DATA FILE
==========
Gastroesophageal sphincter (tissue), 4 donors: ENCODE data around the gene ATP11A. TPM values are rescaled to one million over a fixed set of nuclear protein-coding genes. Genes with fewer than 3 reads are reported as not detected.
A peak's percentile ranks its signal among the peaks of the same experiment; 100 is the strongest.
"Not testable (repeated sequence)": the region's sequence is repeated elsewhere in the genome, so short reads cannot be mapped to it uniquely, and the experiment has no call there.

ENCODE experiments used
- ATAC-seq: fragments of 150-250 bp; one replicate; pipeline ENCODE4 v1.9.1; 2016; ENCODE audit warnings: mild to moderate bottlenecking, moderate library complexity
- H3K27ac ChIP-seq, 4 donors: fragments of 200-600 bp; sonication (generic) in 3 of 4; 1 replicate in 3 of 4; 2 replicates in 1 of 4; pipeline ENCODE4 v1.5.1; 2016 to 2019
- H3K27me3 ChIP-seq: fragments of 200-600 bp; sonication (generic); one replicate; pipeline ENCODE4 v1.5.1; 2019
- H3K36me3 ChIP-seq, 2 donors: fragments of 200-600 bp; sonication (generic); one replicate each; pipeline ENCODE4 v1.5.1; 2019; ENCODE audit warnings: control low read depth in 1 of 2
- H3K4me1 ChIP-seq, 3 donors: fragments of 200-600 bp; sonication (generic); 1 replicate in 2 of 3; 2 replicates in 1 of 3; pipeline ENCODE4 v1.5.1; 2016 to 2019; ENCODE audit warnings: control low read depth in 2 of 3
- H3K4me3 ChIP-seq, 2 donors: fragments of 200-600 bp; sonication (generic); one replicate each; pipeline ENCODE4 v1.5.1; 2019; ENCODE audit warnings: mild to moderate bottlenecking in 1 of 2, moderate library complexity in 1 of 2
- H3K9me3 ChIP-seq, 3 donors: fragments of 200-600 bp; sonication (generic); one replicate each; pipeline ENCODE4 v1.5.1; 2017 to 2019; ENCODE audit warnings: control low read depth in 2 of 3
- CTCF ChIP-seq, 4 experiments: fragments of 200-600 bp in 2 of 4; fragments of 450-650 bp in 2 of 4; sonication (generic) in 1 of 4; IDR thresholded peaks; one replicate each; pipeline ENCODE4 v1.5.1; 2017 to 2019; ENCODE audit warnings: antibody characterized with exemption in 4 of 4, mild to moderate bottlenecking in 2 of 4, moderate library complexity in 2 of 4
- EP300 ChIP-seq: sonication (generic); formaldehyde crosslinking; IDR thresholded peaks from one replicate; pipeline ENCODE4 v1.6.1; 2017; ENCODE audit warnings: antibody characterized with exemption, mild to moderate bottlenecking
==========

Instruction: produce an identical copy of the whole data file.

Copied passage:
Gastroesophageal sphincter (tissue), 4 donors: ENCODE data around the gene ATP11A. TPM values are rescaled to one million over a fixed set of nuclear protein-coding genes. Genes with fewer than 3 reads are reported as not detected.
A peak's percentile ranks its signal among the peaks of the same experiment; 100 is the strongest.
"Not testable (repeated sequence)": the region's sequence is repeated elsewhere in the genome, so short reads cannot be mapped to it uniquely, and the experiment has no call there.

ENCODE experiments used
- ATAC-seq: fragments of 150-250 bp; one replicate; pipeline ENCODE4 v1.9.1; 2016; ENCODE audit warnings: mild to moderate bottlenecking, moderate library complexity
- H3K27ac ChIP-seq, 4 donors: fragments of 200-600 bp; sonication (generic) in 3 of 4; 1 replicate in 3 of 4; 2 replicates in 1 of 4; pipeline ENCODE4 v1.5.1; 2016 to 2019
- H3K27me3 ChIP-seq: fragments of 200-600 bp; sonication (generic); one replicate; pipeline ENCODE4 v1.5.1; 2019
- H3K36me3 ChIP-seq, 2 donors: fragments of 200-600 bp; sonication (generic); one replicate each; pipeline ENCODE4 v1.5.1; 2019; ENCODE audit warnings: control low read depth in 1 of 2
- H3K4me1 ChIP-seq, 3 donors: fragments of 200-600 bp; sonication (generic); 1 replicate in 2 of 3; 2 replicates in 1 of 3; pipeline ENCODE4 v1.5.1; 2016 to 2019; ENCODE audit warnings: control low read depth in 2 of 3
- H3K4me3 ChIP-seq, 2 donors: fragments of 200-600 bp; sonication (generic); one replicate each; pipeline ENCODE4 v1.5.1; 2019; ENCODE audit warnings: mild to moderate bottlenecking in 1 of 2, moderate library complexity in 1 of 2
- H3K9me3 ChIP-seq, 3 donors: fragments of 200-600 bp; sonication (generic); one replicate each; pipeline ENCODE4 v1.5.1; 2017 to 2019; ENCODE audit warnings: control low read depth in 2 of 3
- CTCF ChIP-seq, 4 experiments: fragments of 200-600 bp in 2 of 4; fragments of 450-650 bp in 2 of 4; sonication (generic) in 1 of 4; IDR thresholded peaks; one replicate each; pipeline ENCODE4 v1.5.1; 2017 to 2019; ENCODE audit warnings: antibody characterized with exemption in 4 of 4, mild to moderate bottlenecking in 2 of 4, moderate library complexity in 2 of 4
- EP300 ChIP-seq: sonication (generic); formaldehyde crosslinking; IDR thresholded peaks from one replicate; pipeline ENCODE4 v1.6.1; 2017; ENCODE audit warnings: antibody characterized with exemption, mild to moderate bottlenecking